A person convicted by a judge or jury of a misdemeanor or a felony has a right to appeal that conviction. However, it is not enough to be unhappy with the verdict or think the trial was unfair, there are specific grounds upon which the appeal may be made.

Appeals must be grounded on a legal error made during trial. Common examples include:

  • The prosecution withheld exculpatory evidence.
  • The court admitted evidence that should have been excluded.
  • The court excluded evidence that should have been admitted.
  • The defendant’s constitutional rights were violated at some time during the criminal process from arrest through prosecution.
  • Juror misconduct.
  • The court gave incorrect or confusing instructions to the jury.
  • Sentencing error.
  • Defense counsel failed to effectively represent the defendant.

When the conviction follows a plea of guilty or nolo contendere, the defendant’s appeal rights are limited. Generally, in such cases, the defendant may appeal only on the grounds of “reasonable constitutional, jurisdictional, or other grounds going to the legality of the proceedings.” (Penal Code section 1237.5.) Examples of these grounds could include search and seizure violations, an induced plea, denial of effective defense counsel, or an unlawful sentence.

In addition to the grounds for appeal, the appellant must also show prejudice. In other words, if the error giving rise to the appeal had not been made, a different outcome (verdict or sentencing) would have been likely.

Let’s take an example of an appeal to illustrate:

Leon stood trial for the murder of his neighbor. A witness to the murder had identified Leon in a photo line-up and another witness who saw the suspect running away identified a male who approximately matched Leon’s description. There was also testimony that Leon had a beef with this neighbor. Before trial, Leon insisted to his attorney that he was innocent and in fact, that he was on his way to his job at the hour when the murder occurred.  Much to Leon’s dismay, he learned at trial that his attorney never investigated this alibi! The jury convicted Leon on the charge.

As it turns out, if his attorney had properly investigated Leon’s claim, the attorney would have learned that the bus Leon took to work was equipped with a surveillance camera that would have shown him boarding the bus with a time stamp. Furthermore, his work timecard would have shown that he clocked in 30 minutes after the time of the murder.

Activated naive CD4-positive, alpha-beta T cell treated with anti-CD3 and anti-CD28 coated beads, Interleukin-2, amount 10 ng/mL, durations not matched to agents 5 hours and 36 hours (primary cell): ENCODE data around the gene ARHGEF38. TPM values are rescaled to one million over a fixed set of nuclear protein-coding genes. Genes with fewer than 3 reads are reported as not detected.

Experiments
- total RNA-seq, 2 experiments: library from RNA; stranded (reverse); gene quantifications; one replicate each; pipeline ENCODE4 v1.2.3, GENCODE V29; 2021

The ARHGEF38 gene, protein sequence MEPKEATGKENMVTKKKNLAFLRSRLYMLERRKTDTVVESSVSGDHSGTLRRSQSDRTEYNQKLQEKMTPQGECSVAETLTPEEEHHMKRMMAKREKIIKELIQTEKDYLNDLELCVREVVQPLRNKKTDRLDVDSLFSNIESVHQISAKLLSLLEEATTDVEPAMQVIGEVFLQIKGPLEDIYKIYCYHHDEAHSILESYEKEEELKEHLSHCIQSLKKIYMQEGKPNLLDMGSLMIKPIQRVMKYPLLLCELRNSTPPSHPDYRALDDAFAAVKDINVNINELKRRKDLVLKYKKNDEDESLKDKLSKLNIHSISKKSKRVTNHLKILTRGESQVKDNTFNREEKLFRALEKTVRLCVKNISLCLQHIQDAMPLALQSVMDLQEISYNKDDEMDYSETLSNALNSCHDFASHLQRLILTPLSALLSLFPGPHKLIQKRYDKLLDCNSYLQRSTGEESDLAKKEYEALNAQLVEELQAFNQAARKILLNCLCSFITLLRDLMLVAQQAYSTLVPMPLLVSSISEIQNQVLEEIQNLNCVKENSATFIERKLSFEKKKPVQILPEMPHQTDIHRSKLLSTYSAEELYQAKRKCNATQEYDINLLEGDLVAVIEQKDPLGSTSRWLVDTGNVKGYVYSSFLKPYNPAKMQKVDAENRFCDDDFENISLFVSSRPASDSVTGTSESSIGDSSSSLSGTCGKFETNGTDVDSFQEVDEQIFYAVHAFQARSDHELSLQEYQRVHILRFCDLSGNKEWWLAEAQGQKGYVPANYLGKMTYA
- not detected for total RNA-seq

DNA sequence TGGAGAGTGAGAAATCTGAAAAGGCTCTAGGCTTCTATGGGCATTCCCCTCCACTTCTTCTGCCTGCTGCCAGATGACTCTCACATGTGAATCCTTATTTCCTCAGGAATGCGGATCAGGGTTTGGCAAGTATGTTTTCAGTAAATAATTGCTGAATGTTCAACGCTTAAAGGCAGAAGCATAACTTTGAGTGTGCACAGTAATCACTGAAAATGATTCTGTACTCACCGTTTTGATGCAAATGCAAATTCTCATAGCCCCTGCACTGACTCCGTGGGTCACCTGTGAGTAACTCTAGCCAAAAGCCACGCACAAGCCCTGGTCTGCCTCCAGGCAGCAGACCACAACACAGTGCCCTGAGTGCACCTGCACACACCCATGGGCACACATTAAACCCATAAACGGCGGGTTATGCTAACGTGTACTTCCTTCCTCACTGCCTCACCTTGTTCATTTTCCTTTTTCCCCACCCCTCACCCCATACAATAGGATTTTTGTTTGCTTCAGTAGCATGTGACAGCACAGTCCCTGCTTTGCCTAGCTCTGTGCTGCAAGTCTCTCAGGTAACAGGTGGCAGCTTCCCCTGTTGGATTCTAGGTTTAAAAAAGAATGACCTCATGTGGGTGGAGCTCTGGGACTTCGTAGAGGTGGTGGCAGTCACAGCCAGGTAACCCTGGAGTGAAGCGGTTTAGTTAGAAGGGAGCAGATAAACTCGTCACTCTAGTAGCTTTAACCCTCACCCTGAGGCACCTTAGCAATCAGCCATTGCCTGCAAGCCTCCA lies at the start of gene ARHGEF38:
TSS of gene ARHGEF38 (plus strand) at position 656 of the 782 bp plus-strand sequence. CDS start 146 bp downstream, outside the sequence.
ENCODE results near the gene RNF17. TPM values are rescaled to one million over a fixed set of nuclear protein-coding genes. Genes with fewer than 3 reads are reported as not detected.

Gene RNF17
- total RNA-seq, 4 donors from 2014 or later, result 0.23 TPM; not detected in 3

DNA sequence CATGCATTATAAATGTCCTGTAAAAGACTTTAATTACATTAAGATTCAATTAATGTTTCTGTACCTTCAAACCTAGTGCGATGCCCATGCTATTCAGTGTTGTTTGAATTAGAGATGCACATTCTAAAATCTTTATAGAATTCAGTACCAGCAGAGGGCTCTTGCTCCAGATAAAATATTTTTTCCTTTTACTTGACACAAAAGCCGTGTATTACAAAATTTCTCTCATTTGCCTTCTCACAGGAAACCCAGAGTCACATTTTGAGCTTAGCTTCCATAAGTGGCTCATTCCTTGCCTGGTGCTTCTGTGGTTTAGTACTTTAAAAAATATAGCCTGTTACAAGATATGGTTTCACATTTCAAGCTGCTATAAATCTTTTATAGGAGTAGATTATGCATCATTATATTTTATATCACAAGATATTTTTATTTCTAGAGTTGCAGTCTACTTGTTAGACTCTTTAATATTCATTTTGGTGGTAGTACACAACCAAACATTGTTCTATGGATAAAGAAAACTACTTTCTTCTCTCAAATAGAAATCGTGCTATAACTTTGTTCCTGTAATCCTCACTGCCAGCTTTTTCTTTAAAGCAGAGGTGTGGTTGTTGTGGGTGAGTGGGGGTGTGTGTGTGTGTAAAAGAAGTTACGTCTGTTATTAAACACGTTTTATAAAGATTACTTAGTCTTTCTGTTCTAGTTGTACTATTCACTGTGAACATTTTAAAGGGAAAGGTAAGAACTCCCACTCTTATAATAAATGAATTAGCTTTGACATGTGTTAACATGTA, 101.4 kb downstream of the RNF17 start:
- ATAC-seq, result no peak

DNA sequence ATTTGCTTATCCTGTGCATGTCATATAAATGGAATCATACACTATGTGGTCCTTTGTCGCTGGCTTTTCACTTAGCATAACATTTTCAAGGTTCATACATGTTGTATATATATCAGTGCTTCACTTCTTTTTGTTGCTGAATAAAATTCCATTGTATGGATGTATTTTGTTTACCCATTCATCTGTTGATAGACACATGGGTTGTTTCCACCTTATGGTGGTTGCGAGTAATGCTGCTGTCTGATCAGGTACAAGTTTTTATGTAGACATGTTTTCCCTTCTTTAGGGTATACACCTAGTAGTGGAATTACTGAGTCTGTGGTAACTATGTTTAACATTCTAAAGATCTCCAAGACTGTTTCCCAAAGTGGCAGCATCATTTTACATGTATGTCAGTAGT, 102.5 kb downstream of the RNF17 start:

And indeed, the prosecution had investigated Leon’s workplace and discovered that he clocked in 30 minutes after the murder but never brought that fact to the jury. While the prosecution could have argued that Leon had enough time to murder his neighbor and then high tail it to work, the prosecution’s case would have been considerably weakened by the timecard evidence had it been introduced at trial. And the prosecution’s case would have been severely damaged, if not destroyed, when coupled with the bus surveillance footage.

Leon has excellent grounds for appeal based his attorney’s effective assistance of counsel. He has additional grounds based on the failure of the prosecution to introduce the potentially exculpatory evidence of the timecard of which the prosecution was aware.

Finally, Leon can show prejudice because there is a reasonable probability that the jury would have come to a different verdict had the jurors been informed of this evidence.

While most appeals are not based on such obvious errors, there are often legal errors at trial that could be grounds for appeal.  On the other hand, errors of fact are generally not appealable. For example, if Leon’s attorney did introduce the timecard and bus camera evidence but the jury still convicted Leon  despite this evidence, that would be an issue of fact that is not reviewable by the appellate court.

The appeal process is complex and is often misunderstood and legal errors may be hard to identify to the untrained eye.  If you suspect something just “wasn’t right” about your trial, you should contact a criminal defense attorney to review whether you have an issue for appeal.

Orange County criminal defense attorney William Weinberg treats every case as important and worthy of a robust defense. He is available to review your matter free of charge and will advise you of your options. You may contact him at his Irvine office by calling 949-474-8008 or by emailing him at